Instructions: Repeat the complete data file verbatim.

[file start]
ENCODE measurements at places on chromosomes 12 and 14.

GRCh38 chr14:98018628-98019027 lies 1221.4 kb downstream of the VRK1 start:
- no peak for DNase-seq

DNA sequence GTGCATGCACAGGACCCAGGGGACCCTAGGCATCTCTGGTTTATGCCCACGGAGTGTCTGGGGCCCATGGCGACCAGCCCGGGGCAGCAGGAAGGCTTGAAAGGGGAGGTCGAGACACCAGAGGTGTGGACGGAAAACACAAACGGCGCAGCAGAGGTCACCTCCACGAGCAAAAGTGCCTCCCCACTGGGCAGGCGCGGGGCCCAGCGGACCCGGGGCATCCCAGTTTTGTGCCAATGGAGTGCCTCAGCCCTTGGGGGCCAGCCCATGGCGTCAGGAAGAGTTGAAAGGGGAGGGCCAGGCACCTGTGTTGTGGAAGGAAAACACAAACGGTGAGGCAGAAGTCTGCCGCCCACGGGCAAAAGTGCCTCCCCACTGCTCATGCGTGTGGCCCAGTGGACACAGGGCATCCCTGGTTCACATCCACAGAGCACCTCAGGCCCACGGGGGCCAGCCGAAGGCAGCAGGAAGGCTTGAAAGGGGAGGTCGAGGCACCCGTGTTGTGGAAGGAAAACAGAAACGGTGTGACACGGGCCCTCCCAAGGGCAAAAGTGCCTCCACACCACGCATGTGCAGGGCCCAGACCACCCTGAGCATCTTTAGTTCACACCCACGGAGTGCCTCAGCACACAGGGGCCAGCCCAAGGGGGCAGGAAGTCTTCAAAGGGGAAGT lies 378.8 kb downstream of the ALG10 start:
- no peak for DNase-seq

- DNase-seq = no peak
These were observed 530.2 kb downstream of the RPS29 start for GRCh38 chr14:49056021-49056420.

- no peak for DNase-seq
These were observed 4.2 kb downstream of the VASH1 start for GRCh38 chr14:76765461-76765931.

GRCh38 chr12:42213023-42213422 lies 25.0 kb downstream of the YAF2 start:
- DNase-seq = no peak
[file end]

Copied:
ENCODE measurements at places on chromosomes 12 and 14.

GRCh38 chr14:98018628-98019027 lies 1221.4 kb downstream of the VRK1 start:
- no peak for DNase-seq

DNA sequence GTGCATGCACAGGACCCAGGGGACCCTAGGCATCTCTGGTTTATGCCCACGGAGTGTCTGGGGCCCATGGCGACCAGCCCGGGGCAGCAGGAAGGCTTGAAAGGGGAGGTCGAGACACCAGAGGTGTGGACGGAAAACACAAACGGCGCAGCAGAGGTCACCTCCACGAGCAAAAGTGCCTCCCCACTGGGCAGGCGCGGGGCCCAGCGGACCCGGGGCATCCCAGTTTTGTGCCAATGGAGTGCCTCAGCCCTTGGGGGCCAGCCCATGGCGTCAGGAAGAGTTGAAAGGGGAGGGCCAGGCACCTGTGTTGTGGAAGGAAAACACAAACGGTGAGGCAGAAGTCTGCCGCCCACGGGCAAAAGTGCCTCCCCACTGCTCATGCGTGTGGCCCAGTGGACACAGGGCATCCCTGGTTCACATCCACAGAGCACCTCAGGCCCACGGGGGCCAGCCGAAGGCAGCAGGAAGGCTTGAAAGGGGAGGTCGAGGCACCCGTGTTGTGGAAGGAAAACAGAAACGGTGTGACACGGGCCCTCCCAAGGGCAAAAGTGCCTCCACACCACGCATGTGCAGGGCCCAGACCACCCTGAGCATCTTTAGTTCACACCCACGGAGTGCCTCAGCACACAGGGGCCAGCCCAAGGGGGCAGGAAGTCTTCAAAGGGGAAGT lies 378.8 kb downstream of the ALG10 start:
- no peak for DNase-seq

- DNase-seq = no peak
These were observed 530.2 kb downstream of the RPS29 start for GRCh38 chr14:49056021-49056420.

- no peak for DNase-seq
These were observed 4.2 kb downstream of the VASH1 start for GRCh38 chr14:76765461-76765931.

GRCh38 chr12:42213023-42213422 lies 25.0 kb downstream of the YAF2 start:
- DNase-seq = no peak